Calculation of community parameters (e.g., diversity indices), cluster analysis, ternary plots, principal component analysis (PCA), and correlation analyses was performed with PAST (Paleontological Statistics v. 4.02; Hammer et al., 2001). Representative specimens of the most abundant species were imaged with a scanning electron microscope (SEM; NeoScope JCM-5000). The resulting figures were put together in a plate with GIMP (2.10.14, http://gimp.org, last access: 13 May 2020). All other graphics including maps were prepared with CorelDRAW (X7, http://coreldraw.com, last access: 13 May 2020).
3.1 Foraminiferal fauna and diversity
In total, 17 164 specimens were counted, including 16 139 benthic and 1025 planktonic specimens. The number of benthic individuals (N) per sample ranged from 207 to 436, with 316 on average (Table 1). The planktonic specimens accounted for 0 %–51 % of the foraminiferal assemblages (5 % on average; see count data in Weinmann et al., 2022) and showed a heterogeneous distribution. They were absent from many samples and showed their highest values in shallow-water samples from the southeastern part of the island. Between 0.3 % and 43 % of the encountered specimens per sample were stained (6.6 % on average; see count data in Weinmann et al., 2022). We identified 200 species of benthic foraminifera, belonging to 96 genera (see inventory of foraminifera in Weinmann et al., 2022). Of these, 93 species were porcelaneous, 92 species were hyaline perforate, and 15 species were agglutinated. The most commonly encountered taxa are illustrated in Fig. 2.
Species richness (S) ranged between 34 and 83 (64.6 on average, Table 1), the Fisher α index varied between 9.6 and 36.1 (25 on average, Table 1), the Shannon (H) index varied between 1.33 and 3.90 (3.46 on average, Table 1), and the Berger–Parker dominance max pi varied between 0.07 and 0.75 (0.16 on average, Table 1).
3.2 Cluster analysis
The Q-mode cluster analysis resulted in three main environmental clusters (A–C, Fig. 3) and five sub-clusters (A1, A2, B, C1, C2). Cluster A combined 20 samples that mostly originated from the southern part of the island, with the exception of sample 56 (Ag. Spiridon, Fig. 1b). It included all but two samples from the shallowest depth range (< 2 m) and no samples deeper than 5 m (Fig. 3). It was also strongly dominated by the finest grain size fraction. Cluster A1 contained all of the six sandy habitats, while cluster A2 contained the highest number of hard-ground samples (Fig. 3). Cluster B combined only four samples from the central western part of the island (Fig. 1b). All samples came from depths deeper than 5 m, contained mostly coarse sediments, and included two hard-ground and two seagrass samples (Fig. 3). Cluster C combined all remaining samples from the northwest, the north, and northeast of the island as well as sample station 8 (Tsakis, Fig. 1b) at the southeastern coast of Corfu. The majority of samples originated from intermediate depths (2–5 m) and seagrass habitats (both peripheral and central, Fig. 3). Cluster C1 was represented by a higher number of hard-ground samples, and the sediments contained mostly medium to coarse sand and rubble (Fig. 3).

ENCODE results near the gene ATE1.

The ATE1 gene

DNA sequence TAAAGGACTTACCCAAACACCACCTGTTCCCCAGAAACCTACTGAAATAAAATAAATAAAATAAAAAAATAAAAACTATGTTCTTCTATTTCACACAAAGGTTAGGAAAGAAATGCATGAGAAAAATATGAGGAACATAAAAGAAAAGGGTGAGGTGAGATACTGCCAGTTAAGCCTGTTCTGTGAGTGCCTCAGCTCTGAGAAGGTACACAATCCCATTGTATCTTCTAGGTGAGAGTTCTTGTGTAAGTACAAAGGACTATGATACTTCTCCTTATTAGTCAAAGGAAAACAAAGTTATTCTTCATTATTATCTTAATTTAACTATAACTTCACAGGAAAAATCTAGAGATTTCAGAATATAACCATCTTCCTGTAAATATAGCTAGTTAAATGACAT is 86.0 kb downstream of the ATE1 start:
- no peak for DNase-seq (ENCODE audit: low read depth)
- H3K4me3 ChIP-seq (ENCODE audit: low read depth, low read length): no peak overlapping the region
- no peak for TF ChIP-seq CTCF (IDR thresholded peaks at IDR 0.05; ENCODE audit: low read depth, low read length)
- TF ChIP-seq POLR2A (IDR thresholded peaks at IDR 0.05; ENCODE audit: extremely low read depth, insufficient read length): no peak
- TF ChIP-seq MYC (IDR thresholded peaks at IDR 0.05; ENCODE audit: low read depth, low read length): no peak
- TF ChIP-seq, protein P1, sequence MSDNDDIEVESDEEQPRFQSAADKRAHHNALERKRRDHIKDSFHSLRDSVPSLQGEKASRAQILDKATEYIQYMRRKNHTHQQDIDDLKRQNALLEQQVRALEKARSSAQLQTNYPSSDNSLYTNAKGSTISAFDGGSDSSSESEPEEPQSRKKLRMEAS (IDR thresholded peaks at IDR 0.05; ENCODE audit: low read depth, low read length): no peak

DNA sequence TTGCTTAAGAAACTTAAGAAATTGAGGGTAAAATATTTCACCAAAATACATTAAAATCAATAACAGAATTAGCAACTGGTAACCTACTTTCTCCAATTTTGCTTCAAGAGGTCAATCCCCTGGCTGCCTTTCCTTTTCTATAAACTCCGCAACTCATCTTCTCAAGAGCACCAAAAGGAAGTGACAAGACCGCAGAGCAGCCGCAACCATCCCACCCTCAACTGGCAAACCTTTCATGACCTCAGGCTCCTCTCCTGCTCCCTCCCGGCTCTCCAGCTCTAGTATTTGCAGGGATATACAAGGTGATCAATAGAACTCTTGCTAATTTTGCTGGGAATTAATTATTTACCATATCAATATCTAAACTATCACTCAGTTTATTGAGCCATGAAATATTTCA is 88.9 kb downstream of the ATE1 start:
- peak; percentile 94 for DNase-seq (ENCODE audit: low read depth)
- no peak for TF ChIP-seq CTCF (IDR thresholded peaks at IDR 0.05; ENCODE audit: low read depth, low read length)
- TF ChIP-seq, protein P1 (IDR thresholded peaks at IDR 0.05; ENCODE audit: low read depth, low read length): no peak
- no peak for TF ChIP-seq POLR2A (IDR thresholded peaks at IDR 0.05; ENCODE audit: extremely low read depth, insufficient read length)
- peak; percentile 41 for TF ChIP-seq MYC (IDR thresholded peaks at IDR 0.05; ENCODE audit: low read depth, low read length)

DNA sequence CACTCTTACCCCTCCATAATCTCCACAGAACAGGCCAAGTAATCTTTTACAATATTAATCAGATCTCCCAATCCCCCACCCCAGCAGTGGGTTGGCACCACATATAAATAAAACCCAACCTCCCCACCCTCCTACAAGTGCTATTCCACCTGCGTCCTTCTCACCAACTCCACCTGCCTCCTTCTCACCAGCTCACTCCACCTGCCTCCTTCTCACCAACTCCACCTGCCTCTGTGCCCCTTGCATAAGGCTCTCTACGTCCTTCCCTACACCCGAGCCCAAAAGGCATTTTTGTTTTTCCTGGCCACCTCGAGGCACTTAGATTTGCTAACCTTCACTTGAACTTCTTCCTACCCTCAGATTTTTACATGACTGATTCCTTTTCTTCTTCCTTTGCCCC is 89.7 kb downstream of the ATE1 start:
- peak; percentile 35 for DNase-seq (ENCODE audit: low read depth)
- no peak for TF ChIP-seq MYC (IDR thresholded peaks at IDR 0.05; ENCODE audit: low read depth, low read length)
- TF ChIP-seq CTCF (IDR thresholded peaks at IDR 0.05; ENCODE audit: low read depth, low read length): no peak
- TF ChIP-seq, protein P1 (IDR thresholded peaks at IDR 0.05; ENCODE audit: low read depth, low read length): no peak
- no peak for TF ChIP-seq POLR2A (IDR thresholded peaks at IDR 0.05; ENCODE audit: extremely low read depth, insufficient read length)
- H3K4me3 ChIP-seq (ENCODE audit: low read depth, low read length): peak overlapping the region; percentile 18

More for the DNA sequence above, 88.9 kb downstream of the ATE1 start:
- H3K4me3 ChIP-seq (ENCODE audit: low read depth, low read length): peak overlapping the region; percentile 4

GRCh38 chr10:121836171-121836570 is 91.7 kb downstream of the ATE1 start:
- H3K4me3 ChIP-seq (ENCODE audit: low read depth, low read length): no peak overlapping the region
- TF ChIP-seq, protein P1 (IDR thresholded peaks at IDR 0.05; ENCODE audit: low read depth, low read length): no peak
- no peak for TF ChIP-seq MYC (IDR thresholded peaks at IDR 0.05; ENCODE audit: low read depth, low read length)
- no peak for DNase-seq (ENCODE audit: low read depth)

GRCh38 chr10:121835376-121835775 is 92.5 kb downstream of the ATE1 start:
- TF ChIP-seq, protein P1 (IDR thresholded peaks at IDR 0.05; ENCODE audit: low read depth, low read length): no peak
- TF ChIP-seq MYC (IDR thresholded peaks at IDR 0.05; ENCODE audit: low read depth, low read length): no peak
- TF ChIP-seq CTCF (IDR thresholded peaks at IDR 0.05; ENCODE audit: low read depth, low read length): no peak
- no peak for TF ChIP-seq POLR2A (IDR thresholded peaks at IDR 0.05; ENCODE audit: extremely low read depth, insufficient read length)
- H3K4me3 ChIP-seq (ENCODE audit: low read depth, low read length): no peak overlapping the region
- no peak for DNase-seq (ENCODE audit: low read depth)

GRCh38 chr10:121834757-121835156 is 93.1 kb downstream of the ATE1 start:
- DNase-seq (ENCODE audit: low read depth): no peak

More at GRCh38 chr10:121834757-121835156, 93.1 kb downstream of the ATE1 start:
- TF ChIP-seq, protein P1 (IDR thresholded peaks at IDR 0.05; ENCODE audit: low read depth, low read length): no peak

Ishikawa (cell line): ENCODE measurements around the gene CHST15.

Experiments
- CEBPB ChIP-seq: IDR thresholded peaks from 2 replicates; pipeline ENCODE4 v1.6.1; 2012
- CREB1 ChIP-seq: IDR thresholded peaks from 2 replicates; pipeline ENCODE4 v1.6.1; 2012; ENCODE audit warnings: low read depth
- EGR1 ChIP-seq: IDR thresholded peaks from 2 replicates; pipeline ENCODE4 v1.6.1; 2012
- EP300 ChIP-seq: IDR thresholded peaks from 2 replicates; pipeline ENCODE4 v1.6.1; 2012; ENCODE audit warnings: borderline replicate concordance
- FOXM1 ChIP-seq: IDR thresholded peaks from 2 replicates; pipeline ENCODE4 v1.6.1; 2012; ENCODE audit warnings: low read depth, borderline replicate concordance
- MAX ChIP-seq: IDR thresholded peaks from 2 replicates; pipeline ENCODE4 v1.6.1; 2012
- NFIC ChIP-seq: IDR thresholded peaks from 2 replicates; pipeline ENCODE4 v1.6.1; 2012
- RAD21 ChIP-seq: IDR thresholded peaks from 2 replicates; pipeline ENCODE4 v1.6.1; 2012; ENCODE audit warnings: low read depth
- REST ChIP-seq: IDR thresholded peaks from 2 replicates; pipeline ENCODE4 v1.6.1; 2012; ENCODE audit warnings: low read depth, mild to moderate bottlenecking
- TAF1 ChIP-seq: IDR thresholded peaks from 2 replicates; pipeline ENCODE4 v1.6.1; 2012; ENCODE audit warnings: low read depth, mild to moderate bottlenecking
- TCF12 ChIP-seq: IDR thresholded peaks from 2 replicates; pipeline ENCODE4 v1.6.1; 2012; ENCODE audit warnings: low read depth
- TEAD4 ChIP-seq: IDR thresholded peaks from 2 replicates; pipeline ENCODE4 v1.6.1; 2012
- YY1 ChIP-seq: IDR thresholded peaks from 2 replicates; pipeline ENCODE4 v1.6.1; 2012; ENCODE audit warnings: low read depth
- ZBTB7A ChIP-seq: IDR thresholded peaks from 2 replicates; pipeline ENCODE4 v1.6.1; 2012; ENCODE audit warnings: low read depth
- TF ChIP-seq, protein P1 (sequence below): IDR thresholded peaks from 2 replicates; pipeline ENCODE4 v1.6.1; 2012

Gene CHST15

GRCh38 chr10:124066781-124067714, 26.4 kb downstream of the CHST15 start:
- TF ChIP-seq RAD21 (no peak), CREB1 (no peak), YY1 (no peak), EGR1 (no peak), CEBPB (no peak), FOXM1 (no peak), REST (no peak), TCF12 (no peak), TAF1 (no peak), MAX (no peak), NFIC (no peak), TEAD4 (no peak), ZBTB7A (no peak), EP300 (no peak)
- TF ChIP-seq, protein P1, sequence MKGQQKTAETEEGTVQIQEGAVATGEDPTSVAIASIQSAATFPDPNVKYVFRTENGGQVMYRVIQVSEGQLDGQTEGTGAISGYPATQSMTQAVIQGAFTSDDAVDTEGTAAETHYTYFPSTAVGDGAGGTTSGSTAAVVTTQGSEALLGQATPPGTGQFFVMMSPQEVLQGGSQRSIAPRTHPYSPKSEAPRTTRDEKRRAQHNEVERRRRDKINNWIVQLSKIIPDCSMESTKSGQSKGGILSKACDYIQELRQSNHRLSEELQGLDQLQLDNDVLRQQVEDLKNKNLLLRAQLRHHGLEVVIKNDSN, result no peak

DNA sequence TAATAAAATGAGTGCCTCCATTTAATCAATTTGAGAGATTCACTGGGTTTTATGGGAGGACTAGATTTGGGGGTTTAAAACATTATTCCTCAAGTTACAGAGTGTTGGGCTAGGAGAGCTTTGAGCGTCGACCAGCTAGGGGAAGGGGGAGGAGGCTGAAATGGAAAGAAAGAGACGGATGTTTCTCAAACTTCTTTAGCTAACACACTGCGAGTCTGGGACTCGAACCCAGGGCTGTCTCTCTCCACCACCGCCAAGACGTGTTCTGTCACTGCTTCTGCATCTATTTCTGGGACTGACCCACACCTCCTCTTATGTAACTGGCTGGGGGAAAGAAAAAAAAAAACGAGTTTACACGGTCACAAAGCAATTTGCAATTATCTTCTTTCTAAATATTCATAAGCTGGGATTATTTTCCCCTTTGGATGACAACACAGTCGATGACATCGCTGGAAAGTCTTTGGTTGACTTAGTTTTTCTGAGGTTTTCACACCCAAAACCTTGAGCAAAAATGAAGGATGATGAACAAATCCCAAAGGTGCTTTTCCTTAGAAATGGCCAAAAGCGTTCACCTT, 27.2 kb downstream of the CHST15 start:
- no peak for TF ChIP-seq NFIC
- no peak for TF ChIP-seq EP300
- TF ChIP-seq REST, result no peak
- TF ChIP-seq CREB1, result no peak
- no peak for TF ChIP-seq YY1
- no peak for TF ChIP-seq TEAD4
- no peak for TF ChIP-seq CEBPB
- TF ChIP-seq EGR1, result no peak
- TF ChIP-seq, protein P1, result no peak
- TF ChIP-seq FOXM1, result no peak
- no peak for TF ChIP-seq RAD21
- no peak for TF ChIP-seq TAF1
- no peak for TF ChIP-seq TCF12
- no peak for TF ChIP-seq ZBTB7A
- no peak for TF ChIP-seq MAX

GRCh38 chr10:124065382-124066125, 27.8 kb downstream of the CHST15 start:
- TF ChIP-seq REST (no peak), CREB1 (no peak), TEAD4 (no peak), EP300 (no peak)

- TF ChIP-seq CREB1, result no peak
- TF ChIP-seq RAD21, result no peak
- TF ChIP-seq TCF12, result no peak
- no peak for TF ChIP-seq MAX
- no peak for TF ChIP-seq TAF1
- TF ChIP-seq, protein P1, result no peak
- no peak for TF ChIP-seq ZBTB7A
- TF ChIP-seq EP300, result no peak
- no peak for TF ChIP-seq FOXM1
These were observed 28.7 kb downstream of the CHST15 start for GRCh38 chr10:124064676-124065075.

3.3 Distribution of wall types and life modes
All three foraminiferal wall types expressed as relative abundances were plotted in a ternary diagram and overlain with the five environmental sub-clusters (A1–C2, Fig. 4). The diagram shows an overall dominance of hyaline-perforate taxa (> 40 % for 48 samples). It also reveals that the samples from cluster B and C contained significantly higher numbers of porcelaneous taxa than the samples from cluster A. The relative number of agglutinated taxa was higher in sub-clusters A2 and C1, compared to the others. Differences between the sub-clusters were statistically significant (Table 2).
For the analysis of the distribution of the six life modes among the foraminiferal assemblages, a principal component analysis (PCA) was performed (Fig. 5). With eigenvalues of 514.067 and 143.24 respectively, the two main components together explained 97 % of the variance. On the first axis, the diagram separates the assemblages based on the different abundances of epifaunal and permanently motile epiphytic (type D) taxa. This reveals the most significant differences between cluster A and cluster C (Fig. 5). On the second axis, the main separator is the group of temporarily attached epiphytic (type B) taxa, which characterize cluster B (Fig. 5). The differences between the overlain groups based on the five environmental sub-clusters were significant (Table 2).
3.4 Effects of the relative abundance of Amphistegina lobifera